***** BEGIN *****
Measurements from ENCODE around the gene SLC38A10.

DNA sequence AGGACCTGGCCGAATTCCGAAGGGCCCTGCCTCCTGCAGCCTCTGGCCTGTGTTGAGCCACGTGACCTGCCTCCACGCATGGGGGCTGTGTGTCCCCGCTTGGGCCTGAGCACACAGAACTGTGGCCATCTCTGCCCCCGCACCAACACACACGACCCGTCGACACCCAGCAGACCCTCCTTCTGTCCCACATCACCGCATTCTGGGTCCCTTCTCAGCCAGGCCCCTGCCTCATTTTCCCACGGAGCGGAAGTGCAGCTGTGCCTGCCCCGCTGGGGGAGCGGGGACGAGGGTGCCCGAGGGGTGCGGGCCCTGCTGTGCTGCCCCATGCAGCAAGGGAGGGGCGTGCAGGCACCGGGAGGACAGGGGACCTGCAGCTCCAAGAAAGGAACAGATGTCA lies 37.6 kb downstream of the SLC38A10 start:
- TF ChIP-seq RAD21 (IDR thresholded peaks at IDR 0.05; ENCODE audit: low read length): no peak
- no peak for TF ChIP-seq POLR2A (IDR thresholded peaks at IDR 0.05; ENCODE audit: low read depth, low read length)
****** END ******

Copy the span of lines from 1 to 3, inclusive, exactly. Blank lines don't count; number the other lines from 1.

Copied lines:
Measurements from ENCODE around the gene SLC38A10.

DNA sequence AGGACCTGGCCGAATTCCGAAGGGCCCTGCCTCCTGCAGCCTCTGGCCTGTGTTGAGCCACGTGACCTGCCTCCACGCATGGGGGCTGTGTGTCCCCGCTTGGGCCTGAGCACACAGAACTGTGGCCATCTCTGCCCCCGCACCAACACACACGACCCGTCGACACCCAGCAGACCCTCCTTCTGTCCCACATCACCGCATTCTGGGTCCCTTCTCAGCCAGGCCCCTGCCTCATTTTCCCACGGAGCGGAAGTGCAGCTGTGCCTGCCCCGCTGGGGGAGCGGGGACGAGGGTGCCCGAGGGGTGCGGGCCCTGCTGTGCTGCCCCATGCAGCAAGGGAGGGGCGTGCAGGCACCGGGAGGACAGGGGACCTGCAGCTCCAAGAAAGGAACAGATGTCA lies 37.6 kb downstream of the SLC38A10 start:
- TF ChIP-seq RAD21 (IDR thresholded peaks at IDR 0.05; ENCODE audit: low read length): no peak